The court held that the agreements in question clearly mention the assignment of copyright in respect of the soundtrack recording and all the works related to the film. It is significant to notice that the concerned film was not produced on the day of entering into the agreement. The intention to limit the agreement was expressly mentioned in clause 6 and 14 of the agreement which clearly states that the agreements in question are not for an unlimited period. Violation of the necessary specifications mentioned in the agreement may lead to the termination of the agreement.
Section 18 of the Copyright Act 1957, talks about the assignment of the copyright by the owner of the copyright may assign the copyright to any person either wholly or partially and once an assignment is made the assignee is treated as the owner of the copyright. Section 19 of the Copyright Act mentions that assignment of copyright can only be made in writing which is to be signed by the assignee and such agreement should mention the rights assigned and the duration and territorial extent of such assignment and if the agreement of assignment does not mention any period it should be deemed to be five years from the date of assignment. The court stated that from the scheme of copyright if there is the assignment of literary, dramatic or musical works of the film then it would suffice to the transfer of the Copyright. Hence, from the agreement, the transfer of the copyright is clearly vigilant.
It was held that the agreements for productions by the respondent during the period of five years would form the agreement which could be extended for two successive years of one year each. The agreement did not intend to create a right in favor of the petitioner in respect of all films produced by the for an unlimited period. From the negative covenant mentioned in Clause 6, it is evident that the respondent shall not infringe the copyright assigned in favor of the petitioner for a period of twenty-five years. If the agreement was intended to be for an unlimited period, there could not be any negative covenant for a limited period. Even the royalty as required to be paid is limited to twenty-five years. Furthermore, if the agreement was intended to be for an unlimited period in favor of the petitioner, the respondent could not have retained any right over what has already assigned. But, in Clause 14, it is clearly mentioned that the respondent was not entitled to assign any of its rights and obligations whatsoever under the agreement without the prior written consent of the petitioner. Therefore, under the agreement itself, the parties knew that the respondent has retained its right and the agreement is not absolute in nature.
The decision of Gujarat Bottling Co. Ltd. v. Coca Cola Company, reported was relied upon on behalf of the respondents to support the proposition that the negative covenant in an agreement subsist during the period of the agreement and not after that. In the present case, the negative covenant restraining the respondent from utilizing any part of the sound-track or any works relating to the subject-matter of the agreement is restricted for a period of 25 years, after the period of 25 years the respondent would be free to do otherwise. This clearly suggests that the agreement did not intend to continue for the entire period as contended on behalf of the petitioner. Therefore, the court held that the agreements cannot be termed to be an agreement for an unlimited period.
It was held that each of the terms mentioned in the grant gives a different and distinct meaning of its own and co-exist independently. The terms and conditions of the contract as mentioned in the agreement itself as intended by the parties is clear that the agreement is to subsist for a period of 25 years and no more.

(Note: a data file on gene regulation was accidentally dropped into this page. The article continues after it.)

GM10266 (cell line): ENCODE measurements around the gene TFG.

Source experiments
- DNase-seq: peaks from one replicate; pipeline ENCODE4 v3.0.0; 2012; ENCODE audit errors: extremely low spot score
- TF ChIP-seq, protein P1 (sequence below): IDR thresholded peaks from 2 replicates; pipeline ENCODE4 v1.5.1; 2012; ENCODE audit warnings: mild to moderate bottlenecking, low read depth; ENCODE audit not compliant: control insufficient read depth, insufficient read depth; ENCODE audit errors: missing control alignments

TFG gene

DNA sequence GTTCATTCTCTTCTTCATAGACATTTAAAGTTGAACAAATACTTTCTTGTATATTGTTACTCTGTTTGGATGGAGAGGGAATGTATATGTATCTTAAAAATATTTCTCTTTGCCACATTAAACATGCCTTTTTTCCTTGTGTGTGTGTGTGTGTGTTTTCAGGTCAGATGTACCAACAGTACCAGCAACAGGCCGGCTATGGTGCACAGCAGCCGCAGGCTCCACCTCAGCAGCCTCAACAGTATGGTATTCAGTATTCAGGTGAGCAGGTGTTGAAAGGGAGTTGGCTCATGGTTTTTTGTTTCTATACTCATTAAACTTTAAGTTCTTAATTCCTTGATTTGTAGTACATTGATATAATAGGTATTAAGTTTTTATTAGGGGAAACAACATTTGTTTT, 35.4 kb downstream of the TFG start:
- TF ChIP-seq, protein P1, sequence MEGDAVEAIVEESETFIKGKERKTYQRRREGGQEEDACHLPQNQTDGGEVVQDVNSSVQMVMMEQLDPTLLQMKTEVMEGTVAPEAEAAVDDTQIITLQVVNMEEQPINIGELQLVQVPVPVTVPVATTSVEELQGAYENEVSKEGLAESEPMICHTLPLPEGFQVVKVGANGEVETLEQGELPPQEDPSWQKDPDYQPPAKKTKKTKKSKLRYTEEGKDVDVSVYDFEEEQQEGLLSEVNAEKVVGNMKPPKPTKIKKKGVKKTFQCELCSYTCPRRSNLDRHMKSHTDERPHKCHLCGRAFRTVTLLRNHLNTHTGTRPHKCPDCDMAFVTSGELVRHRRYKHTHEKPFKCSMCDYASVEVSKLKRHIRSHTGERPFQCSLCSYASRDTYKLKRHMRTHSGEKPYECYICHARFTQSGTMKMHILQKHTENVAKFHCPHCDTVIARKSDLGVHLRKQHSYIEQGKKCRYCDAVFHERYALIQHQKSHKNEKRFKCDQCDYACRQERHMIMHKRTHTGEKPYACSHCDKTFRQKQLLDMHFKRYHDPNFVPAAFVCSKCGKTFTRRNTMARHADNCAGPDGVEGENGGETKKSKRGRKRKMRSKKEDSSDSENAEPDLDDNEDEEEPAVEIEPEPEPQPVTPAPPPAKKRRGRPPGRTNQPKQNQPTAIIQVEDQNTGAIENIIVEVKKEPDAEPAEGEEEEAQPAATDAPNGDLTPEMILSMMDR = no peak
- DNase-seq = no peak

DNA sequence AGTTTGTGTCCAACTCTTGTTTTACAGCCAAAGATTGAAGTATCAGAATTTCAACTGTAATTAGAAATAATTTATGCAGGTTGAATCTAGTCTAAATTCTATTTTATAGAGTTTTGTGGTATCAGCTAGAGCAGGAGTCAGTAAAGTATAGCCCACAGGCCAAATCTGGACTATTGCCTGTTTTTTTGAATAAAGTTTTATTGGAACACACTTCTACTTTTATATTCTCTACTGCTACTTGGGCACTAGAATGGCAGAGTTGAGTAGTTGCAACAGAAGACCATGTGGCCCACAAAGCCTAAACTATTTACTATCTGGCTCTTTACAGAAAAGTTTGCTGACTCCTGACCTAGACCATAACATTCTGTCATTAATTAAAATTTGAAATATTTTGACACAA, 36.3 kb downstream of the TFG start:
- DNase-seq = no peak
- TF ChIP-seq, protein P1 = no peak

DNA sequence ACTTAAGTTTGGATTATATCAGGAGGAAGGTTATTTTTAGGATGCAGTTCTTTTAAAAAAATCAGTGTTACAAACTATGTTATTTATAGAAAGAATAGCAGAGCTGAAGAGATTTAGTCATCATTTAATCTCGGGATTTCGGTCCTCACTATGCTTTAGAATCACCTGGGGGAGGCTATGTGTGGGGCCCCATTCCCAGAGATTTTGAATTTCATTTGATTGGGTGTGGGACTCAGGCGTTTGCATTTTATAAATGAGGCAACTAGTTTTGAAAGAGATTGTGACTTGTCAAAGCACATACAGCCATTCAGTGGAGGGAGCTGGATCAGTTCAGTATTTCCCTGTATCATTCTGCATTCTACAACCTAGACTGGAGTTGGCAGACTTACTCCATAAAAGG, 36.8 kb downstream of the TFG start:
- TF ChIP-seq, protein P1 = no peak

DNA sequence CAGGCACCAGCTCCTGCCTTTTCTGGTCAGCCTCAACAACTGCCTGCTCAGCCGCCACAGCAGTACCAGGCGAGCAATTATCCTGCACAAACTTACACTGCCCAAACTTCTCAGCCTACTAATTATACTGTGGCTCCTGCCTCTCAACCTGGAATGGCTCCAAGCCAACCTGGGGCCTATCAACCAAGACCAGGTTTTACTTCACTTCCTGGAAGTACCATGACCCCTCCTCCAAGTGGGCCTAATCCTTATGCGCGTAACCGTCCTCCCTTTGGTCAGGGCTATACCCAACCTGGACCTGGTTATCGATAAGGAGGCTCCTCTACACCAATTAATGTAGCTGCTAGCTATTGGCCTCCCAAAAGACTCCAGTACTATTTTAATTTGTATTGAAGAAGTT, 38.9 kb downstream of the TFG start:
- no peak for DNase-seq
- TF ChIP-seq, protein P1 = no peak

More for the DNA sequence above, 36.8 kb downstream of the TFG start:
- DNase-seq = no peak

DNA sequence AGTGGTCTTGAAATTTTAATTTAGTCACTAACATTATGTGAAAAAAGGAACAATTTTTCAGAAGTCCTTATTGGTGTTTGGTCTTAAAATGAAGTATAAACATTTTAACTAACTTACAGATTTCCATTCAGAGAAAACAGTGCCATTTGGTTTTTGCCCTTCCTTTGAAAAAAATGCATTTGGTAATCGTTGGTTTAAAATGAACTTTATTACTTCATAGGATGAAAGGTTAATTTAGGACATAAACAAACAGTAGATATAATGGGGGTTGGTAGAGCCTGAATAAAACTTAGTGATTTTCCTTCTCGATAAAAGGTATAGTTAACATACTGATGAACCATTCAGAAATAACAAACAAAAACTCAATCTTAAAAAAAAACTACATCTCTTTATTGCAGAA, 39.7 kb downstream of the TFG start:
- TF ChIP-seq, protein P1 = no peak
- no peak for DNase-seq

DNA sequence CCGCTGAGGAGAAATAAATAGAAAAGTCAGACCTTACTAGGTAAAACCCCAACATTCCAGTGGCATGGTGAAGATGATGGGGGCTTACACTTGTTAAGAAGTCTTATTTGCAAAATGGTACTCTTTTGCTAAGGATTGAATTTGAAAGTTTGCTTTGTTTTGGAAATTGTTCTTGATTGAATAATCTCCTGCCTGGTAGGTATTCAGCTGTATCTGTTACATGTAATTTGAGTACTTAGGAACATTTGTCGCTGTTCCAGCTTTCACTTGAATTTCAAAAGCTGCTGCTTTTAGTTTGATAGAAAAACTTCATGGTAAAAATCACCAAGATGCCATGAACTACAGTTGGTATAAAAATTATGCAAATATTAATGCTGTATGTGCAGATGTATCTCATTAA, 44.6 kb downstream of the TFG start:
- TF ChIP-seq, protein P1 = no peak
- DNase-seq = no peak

The decision of Gramophone Company of India Ltd. v. Shanti Films Corporation, was strongly contended on behalf of the petitioners to support the proposition that the non-payment of royalty does not entitle the owner to terminate the agreement. The court stated that it is not a decision as to whether there can be a limited grant under the agreement or not. Therefore, the court opined that the decision of the Gramophone Company was of no assistance to the petitioners. The decision of Mishra Bandhu Karyalaya v. S Koshal, was contended on behalf of the respondents to support the proposition that an agreement assigning copyright can be treated as discharged by reason that breach committed by the person in whose favor the copyright has been assigned. The application was disposed of by the court, restraining the respondents from selling or offering for sale any advertisement to be issued with regard to sound recordings containing in literary, dramatic or musical works or including any songs, music or dialogues contained in the film “Katha” which is the subject-matter of the third agreement.
The terms and conditions of the first and the second agreement are different from the third agreement which are in relation to the film “Katha”, from the terms and conditions mentioned in the third agreement, it does not appear that any period was fixed for the tenure of the agreement. The time period mentioned in Clause 1 of the agreement was for the purpose of fixing the liability on the producer for the works produced in order to bring the mentioned works within the ambit of the agreement. Moreover, in Clause 3 it clearly mentions that the producer has assigned the copyright and also the title and interest to the literary, dramatic and musical works embodied in the producer films including all rights of publication, sound and television broadcasting, public performance and mechanical reproduction of the said works. The said clause is different from the relevant clause in the first two agreements.
That the negative covenant is not limited for any period only fortifies the case of the petitioner that the relevant clause containing the negative covenant is in aid of enforcing the other clauses contained in the agreement. Therefore, it is prima facie that the third agreement was intended to be an absolute assignment of copyright and the producer has not retained any right in respect thereof.
To conclude, if there is an absolute assignment of copyright without retaining any right over the same and if the assignee commits any breach the assignor is only entitled to receive damages and the assignor has no right to discharge the agreement. In the present case the first two agreements were not absolute in nature i.e. there was no absolute assignment of copyright and in the third agreement there was an absolute assignment of copyright and hence, it was in the nature of the absolute transfer.
Edited by Parul Soni
Approved & Published – Sakshi Raje
 Gujarat Bottling Company Ltd. v Coca Cola Company (AIR 1995 SC 2375).